Inbox: Do Reds have a shot at acquiring Betts?

Beat reporter Mark Sheldon fields fans' questions

October 8th, 2019

CINCINNATI -- Questions regarding , and more are answered in the latest Inbox.

What are the chances of landing Betts?
-- Mark H., on Facebook

At the moment, I would say slim. That doesn’t mean the Reds won’t make the effort to inquire about Betts with Boston, but it’s still not clear that he’s even available for trade. Red Sox management told reporters last month they would like to get under the luxury-tax threshold of a $208 million payroll, but it wasn’t a a fire-sale edict. Also, in his Red Sox Inbox on Monday, my longtime good pal Ian Browne noted the team wouldn’t deal Betts “unless you completely commit to taking a step back as a team in 2020.”

For many reasons, Betts would be attractive to the Reds and a big boost to their lineup. He will certainly get a raise from the $20 million he earned this season when he goes through the arbitration process for the third and final time before he can be a free agent after the 2020 season. That means it’s not a long-term commitment for Cincinnati, but it would certainly mean giving up a lot in return for that limited time.

Are the Reds going to be assertive in acquiring more power hitting, or do they think the players they currently have are capable of increasing their power output? They seem to be woefully short on power hitting at most positions with the exception of left field (assuming can finish a season), right field and third base.
-- Dustin H, on Facebook.

I believe the Reds will have the same dogged and creative approach to addressing the offseason as president of baseball operations Dick Williams and general manager Nick Krall showed last winter in overhauling the rotation. Despite setting a club home run record in 2019 -- something several teams also accomplished -- they scored only five more runs from a season ago. Despite having Winker and for the corner-outfield spots, I think they will look at upgrading offensively in the outfield in some fashion. And depending on where winds up -- there could be an opening to add a bat for either center field or second base.

A lot of people think the Reds need to get a new catcher, but I feel Barnhart does fine. He hit better once he came back from injury, is one of the better defensive catchers in the game and calls games good behind the plate. Do you feel catching is a position that needs to change, or should they go with Barnhart since he is under control and at a good price?
-- Kevin D., on Facebook

Between Barnhart and , the Reds have a solid catching tandem. I think trying to add an offense-minded catcher will be less of a priority compared to the outfield, middle infield and bullpen upgrades that are needed. Assuming his mutual option with the Brewers for 2020 isn’t exercised, former Reds' first-round pick will be a big prize on the free-agent market.

As’s Matt Kelly pointed out in an analysis story about Grandal on Sunday, offensive production for catchers league-wide has plummeted the last five seasons. Grandal is one of the few who has bucked that trend, but is also going to be a rare commodity on the open market -- which means he could cost a lot. Cincinnati plans on a payroll bump, but I’m not sure this is where I’d first direct those resources.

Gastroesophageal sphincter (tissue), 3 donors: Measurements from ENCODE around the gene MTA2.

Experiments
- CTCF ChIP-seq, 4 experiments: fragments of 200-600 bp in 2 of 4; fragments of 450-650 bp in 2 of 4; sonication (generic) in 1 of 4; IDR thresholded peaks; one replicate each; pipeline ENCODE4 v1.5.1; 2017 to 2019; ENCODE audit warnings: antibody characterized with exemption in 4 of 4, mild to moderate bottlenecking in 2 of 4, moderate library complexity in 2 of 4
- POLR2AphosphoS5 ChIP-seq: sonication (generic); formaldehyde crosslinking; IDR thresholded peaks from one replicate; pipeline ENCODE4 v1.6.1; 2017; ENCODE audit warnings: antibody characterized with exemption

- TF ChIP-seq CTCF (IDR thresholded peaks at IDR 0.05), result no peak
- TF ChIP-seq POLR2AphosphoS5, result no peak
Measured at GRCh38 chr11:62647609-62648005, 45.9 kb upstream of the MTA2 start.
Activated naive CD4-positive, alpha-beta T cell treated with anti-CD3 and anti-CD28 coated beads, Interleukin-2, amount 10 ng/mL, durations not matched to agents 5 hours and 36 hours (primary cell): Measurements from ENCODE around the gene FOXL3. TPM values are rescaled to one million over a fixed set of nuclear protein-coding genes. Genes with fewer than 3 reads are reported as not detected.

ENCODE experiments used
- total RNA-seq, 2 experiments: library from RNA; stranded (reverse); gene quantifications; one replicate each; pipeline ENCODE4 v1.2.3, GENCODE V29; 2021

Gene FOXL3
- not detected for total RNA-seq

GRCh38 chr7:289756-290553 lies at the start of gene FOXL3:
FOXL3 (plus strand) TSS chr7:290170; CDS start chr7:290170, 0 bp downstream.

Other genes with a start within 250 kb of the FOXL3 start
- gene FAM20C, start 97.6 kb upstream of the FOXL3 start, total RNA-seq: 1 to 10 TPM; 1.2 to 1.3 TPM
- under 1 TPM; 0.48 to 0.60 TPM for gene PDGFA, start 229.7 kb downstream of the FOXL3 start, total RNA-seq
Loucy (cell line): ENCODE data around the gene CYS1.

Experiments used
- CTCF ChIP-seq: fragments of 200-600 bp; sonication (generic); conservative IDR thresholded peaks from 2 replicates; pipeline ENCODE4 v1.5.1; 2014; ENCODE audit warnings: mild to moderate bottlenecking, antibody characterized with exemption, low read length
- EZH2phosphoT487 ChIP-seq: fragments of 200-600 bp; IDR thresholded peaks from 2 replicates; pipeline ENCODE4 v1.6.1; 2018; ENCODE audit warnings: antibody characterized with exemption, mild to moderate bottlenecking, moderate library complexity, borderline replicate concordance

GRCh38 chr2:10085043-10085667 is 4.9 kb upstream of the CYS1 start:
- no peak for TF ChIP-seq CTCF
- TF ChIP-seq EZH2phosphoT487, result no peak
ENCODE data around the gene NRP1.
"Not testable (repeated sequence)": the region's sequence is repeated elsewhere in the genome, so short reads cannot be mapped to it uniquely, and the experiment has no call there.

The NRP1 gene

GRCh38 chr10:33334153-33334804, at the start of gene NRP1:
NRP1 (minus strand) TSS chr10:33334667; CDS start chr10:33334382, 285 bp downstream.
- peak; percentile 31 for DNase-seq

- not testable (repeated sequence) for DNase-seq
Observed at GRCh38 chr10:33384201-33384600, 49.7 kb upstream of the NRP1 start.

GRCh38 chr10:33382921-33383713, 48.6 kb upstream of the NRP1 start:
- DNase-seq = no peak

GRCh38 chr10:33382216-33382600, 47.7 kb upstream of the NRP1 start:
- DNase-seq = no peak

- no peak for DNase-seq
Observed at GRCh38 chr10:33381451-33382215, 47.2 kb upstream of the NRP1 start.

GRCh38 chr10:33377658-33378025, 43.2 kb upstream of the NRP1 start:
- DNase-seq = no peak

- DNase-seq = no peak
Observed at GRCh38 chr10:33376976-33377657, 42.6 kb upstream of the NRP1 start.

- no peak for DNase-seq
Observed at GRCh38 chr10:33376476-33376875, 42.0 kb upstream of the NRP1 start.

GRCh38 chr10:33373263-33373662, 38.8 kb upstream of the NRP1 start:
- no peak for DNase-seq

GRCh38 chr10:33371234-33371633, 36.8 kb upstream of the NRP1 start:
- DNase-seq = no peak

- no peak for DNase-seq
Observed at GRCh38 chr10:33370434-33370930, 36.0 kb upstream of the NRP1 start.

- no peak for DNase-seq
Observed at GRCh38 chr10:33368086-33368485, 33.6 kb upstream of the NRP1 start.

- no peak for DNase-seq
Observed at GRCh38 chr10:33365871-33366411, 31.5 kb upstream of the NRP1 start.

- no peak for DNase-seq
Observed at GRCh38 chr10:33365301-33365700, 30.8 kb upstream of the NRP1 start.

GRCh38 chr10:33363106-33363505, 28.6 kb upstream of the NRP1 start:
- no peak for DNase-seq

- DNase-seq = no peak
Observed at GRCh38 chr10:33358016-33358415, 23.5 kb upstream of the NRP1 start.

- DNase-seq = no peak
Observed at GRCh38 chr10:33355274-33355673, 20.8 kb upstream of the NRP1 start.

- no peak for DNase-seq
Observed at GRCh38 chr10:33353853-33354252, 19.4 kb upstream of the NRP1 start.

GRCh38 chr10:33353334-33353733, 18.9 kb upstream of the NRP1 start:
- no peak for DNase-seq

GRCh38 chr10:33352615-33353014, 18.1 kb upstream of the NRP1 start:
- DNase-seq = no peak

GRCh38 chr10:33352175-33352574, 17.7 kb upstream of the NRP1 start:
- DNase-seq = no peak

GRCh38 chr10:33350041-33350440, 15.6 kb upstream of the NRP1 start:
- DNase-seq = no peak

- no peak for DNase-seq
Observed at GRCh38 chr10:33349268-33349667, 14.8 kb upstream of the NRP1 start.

Will Nick Lodolo get a look with the big league club in Spring Training next year?
-- @DKBThinks, on Twitter

I believe the Reds' 2019 first-round selection will be a non-roster invite to camp. Lodolo, who turns 22 on Feb. 5, has already impressed the organization over his first eight professional starts as he posted a 2.45 ERA combined with Billings and Dayton. There appears to be a belief that the left-hander wouldn’t need much time in the Minor Leagues because his stuff and mental makeup are good enough to move up quickly.

What are your thoughts on ? I was really excited about trading for him, and of course injuries basically took away his season. I can't imagine him -- after missing an entire year -- commanding much in free agency.
-- James T., on Facebook.

The back injury that limited Wood, 28, to seven starts this season has likely cost him millions of dollars. It’s unfortunate that it happened in his walk-year ahead of free agency. I don’t rule out completely a return to the Reds, but I’d guess it would be with a Minor League deal and camp invite. If another club is willing to take the risk, Wood could still get a big league contract but maybe not for the number of years he originally thought possible.

With Nike set to take over as the jersey supplier in 2020, will the Reds switch to new looking uniforms similar to what the NBA and NFL did?
-- Adler I., on Facebook

There has been no word of a uniform overhaul coming for the Reds next season. Most of the time, there is about a year of lead time for such things, and I’ve heard nothing about it behind the scenes. After the 15 throwback uniforms were such a hit while celebrating the Reds’ 150th anniversary season, I could envision possibly one or two of those uniforms becoming an alternate look.